Sustainability in Business

Clinical energy: Ace Waste

Ace Waste is ramping up efforts to encourage best practice clinical waste management across the broader health care sector, including pharmaceuticals. 

In the mid ‘80s, John Homewood had the foresight to predict changes in the medical waste disposal sector. 

In 1987, John saw a gap in the clinical waste collection and disposal service market and looked to reshape the landscape.

“In those days AIDS and hepatitis were becoming an issue and I could foresee that at some point, but I didn’t know when, that attitudes on clinical waste landfilling would change,” John says.  

While the tide had yet to turn on attitudes towards incineration, John established Ace Waste and proposed constructing a modern incinerator and air pollution control system that could safely destroy clinical wastes, including cytotoxic, pharmaceutical, human tissue and laboratory waste. 

John says it was the largest high temperature incinerator built in in Australia at the time, located in Willawong, Brisbane and completed in 1993. 

“It was pioneering work. I did a lot of overseas travel through Europe, Japan and the US where we looked at the various types of incinerators. 

“We selected a pyrolytic type, a gasifier, as it was more environmentally friendly and utilises the high-energy plastic in clinical waste.”  

More than 30 years on from its establishment, the company’s vision – to protect Australia’s environmental future through safe and reliable collection and disposal services – remains a priority. Understanding that landfill will at times be essential, Ace Waste aims to find sustainable alternatives that will safeguard the ecosystem into the future. 

“The long-term environmental impacts on marine life, waterways and natural fauna and flora from incorrectly disposed wastes will be extremely detrimental,” John says.

“Not enough care and attention has been placed on the correct segregation of pharmaceutical wastes and as such authorities are allowing these materials to be incorrectly treated and disposed of, with risks to the environment and waste generators.”

For these reasons, Ace Waste hopes to educate hospitals on the repercussions of incorrect clinical waste segregation. 

“You’ve got pharmaceuticals from patient treatment in sharps, tablet vials and if it’s going to a treatment landfilling option, then by law, pharmaceuticals must be segregated,” John says. 

“It’s a very difficult job to put onto healthcare operatives. They’re paid to look after patients and not to segregate waste.”

In addition to its incinerator in Willawong, Brisbane, Ace Waste expanded its business in 2006 with the acquisition of a five-hectare site in Dandenong South, Melbourne, and set about building a modern high temperature incinerator, completed in 2009.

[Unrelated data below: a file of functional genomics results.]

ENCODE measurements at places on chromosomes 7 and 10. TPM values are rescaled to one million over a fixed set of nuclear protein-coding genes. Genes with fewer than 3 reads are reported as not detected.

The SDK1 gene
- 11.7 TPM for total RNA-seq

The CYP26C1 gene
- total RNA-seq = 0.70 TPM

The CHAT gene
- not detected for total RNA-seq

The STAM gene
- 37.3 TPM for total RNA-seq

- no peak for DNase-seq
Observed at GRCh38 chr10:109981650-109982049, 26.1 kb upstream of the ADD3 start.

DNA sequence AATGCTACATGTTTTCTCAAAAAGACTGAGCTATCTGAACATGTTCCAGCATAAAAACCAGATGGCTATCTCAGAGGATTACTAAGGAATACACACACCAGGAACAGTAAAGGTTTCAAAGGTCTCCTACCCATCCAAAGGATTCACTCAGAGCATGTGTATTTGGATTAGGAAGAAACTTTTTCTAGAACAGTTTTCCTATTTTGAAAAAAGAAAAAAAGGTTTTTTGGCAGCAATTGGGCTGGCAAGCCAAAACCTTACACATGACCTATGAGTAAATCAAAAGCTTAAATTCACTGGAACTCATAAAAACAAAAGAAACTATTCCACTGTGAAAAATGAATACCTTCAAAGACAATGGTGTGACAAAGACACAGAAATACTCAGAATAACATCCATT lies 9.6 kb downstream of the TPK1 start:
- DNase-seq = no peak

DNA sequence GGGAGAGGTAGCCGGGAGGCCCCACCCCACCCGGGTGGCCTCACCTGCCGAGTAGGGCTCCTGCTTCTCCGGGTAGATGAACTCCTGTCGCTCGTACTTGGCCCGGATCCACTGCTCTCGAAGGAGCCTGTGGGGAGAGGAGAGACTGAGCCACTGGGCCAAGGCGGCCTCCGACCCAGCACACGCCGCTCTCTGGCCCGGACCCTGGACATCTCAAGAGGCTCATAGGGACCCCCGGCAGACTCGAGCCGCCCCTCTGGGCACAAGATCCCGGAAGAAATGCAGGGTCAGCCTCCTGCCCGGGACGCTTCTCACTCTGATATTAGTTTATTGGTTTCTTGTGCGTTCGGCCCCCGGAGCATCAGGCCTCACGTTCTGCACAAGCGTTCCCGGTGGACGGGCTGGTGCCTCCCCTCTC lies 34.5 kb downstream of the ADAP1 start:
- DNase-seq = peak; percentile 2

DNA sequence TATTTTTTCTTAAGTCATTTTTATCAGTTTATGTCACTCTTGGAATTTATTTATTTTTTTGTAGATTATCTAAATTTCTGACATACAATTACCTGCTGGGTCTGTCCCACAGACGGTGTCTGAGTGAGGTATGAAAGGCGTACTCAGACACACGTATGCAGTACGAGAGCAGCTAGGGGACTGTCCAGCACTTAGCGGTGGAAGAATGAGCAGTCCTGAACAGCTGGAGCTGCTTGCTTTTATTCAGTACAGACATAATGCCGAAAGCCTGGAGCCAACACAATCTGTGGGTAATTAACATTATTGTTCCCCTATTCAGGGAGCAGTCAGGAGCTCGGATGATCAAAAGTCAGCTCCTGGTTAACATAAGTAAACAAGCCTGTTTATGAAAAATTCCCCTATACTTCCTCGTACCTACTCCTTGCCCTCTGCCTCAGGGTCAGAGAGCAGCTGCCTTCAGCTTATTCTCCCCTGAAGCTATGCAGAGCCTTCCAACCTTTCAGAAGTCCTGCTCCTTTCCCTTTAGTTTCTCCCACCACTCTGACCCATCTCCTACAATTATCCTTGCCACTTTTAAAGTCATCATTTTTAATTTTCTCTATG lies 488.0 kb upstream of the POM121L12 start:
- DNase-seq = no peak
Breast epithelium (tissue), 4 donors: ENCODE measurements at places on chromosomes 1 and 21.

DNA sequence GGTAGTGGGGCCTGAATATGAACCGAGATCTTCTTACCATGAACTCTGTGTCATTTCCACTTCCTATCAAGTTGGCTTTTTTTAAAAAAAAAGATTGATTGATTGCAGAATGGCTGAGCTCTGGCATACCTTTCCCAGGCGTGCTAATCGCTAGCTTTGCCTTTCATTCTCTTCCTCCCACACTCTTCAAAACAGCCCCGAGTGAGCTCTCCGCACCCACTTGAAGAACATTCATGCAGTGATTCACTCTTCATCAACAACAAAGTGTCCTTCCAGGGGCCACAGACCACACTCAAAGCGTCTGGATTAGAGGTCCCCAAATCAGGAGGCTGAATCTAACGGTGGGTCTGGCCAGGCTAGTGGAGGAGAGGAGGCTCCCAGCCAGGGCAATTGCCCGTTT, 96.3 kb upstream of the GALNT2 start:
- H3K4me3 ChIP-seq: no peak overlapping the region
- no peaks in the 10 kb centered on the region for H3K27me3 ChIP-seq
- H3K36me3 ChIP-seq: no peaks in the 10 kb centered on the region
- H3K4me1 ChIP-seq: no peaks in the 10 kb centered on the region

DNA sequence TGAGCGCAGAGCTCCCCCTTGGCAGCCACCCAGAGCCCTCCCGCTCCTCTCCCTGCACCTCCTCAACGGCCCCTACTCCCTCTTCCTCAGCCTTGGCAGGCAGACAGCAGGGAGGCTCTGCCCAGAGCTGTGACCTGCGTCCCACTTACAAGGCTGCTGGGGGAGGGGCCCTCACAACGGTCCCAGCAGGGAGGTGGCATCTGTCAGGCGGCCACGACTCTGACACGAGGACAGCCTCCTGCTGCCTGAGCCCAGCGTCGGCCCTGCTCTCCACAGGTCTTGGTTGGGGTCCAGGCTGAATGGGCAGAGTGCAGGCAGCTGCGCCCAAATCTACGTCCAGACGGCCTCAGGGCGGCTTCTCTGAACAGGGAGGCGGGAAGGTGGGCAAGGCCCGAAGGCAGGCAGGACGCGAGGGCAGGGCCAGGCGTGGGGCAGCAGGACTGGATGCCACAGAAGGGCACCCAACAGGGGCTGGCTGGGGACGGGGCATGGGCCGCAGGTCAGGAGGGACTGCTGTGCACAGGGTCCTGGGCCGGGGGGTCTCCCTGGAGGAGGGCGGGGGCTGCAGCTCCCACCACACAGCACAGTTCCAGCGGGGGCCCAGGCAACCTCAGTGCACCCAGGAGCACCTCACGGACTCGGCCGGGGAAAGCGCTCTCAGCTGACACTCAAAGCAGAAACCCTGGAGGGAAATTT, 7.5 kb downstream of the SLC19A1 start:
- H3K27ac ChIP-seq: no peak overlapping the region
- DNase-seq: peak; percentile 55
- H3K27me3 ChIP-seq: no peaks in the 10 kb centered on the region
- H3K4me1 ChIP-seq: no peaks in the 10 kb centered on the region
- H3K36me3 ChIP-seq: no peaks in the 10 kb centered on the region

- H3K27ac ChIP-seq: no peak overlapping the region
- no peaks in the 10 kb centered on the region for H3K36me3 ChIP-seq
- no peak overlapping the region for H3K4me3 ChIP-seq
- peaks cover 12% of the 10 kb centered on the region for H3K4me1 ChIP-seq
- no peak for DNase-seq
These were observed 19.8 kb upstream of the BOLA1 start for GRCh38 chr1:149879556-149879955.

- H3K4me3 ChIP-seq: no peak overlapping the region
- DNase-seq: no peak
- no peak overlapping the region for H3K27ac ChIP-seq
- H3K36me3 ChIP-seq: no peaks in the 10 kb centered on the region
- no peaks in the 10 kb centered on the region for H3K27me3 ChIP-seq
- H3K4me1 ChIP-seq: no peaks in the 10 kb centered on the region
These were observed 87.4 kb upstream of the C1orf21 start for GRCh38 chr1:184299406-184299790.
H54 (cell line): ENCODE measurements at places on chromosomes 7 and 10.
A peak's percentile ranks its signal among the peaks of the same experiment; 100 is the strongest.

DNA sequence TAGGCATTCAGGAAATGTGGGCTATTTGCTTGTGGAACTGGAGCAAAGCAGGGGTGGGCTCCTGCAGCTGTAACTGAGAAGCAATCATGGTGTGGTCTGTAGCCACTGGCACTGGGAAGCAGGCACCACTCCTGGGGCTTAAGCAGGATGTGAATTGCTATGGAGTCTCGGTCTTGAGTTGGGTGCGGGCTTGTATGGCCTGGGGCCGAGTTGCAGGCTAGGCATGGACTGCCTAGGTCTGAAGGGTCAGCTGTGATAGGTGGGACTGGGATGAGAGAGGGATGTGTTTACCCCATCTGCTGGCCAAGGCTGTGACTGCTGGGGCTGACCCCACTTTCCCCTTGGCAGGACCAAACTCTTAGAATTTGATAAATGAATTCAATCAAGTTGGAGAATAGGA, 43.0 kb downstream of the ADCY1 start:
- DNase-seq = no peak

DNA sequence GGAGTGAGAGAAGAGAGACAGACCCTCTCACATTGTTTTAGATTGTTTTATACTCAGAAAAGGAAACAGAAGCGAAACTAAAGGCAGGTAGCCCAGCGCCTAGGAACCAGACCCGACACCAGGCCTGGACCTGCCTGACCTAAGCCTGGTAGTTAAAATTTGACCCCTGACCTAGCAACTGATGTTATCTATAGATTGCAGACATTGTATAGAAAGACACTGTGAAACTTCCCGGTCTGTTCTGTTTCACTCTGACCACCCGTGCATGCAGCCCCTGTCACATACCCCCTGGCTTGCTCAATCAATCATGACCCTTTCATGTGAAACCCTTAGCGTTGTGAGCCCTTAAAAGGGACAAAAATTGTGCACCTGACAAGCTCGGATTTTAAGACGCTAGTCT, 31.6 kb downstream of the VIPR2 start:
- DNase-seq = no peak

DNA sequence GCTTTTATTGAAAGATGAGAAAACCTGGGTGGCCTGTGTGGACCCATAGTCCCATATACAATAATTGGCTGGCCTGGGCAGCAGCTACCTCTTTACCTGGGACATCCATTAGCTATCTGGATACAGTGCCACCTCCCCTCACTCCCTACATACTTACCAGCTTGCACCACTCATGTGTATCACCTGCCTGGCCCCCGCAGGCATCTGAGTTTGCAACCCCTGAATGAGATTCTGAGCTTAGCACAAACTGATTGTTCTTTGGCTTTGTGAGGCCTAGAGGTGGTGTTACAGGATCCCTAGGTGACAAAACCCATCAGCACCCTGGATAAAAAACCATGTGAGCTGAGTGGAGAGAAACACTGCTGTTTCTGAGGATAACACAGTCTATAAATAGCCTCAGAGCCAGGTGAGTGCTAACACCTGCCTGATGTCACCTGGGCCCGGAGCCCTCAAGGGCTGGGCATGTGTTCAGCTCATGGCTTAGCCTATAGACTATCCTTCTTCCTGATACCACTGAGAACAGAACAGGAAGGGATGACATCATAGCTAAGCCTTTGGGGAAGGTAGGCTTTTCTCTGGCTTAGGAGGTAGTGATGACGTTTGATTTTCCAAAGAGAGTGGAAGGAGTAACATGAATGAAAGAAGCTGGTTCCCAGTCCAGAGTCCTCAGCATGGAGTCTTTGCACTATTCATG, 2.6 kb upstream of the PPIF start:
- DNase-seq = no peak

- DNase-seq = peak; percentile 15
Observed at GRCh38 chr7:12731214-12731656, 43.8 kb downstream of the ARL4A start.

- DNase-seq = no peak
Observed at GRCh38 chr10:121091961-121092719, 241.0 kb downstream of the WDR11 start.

In Australia, clinical and related waste must be treated prior to final disposal. The waste must be rendered non-hazardous and non-infectious and disposed of safely. 

According to an EPA Victoria operational guidance document on clinical waste, methods other than incineration are only suitable for treating some clinical wastes. 

John says that it is therefore essential that pharmaceutical, cytotoxic and other related wastes are segregated at their source and not treated via an unapproved process. He says generators must also ensure that all waste types are only sent to licensed facilities for their streams. 

“Healthcare professionals have a duty of care to make sure they’re not sending an inappropriate material to an unlicensed facility, whether they are a doctor, dentist or employed at a medical clinic or hospital,” he says.

One of the key issues with pharmaceutical waste, John says, is that it is often caught up in the clinical waste stream as it is commingled. 

“The disposer of the material should be taking steps to ensure that residual pharmaceuticals that can’t go to landfill are separated out, and that means giving the generator a separate bin and training them to pull pharmaceuticals out.” 

Fortunately for Ace Waste, incineration is its method of disposal so the pharmaceutical waste can be commingled. The company has conducted a number of audits over the years and found pharmaceutical waste prevails in the clinical waste stream.

“Clinical waste is energy rich and best directed toward high-temperature incineration. It also eliminates the need for segregating the inherent and residual pharmaceutical waste in clinical waste.”

Ace Waste incinerates clinical and related waste at 1100 degrees Celsius, effectively converting more than 90 per cent of it into water and carbon dioxide. 

John says that in Victoria, most clinical and related wastes are treated and landfilled. 

He says that as a means of comparison, clinical waste has 28 megajoules of energy per kilogram, while coal has 32, making it comparable to fossil fuels. About 30 per cent of clinical waste is plastic, which has 46 megajoules of energy per kilogram, demonstrating clinical waste is a rich source of energy. John says that out of the seven grades of plastic, six are polypropylene and polyethylene based which oxidise to carbon dioxide and water through incineration. 

He says that it’s also a clean form of combustion. In addition to disposing of clinical waste, Ace Waste runs its own fleet of 23 vehicles, providing a cradle to grave service. 

Clinical and related waste containers are provided to customers for safe and secure collection, storage and transportation. 

“From the point of collection there is a chain of responsibility of guaranteed destruction,” he says. 

“By utilising approved complete destruction methods, the long-term environmental impacts of waste disposal greatly diminishes, especially for commingled clinical and pharmaceutical wastes.” 

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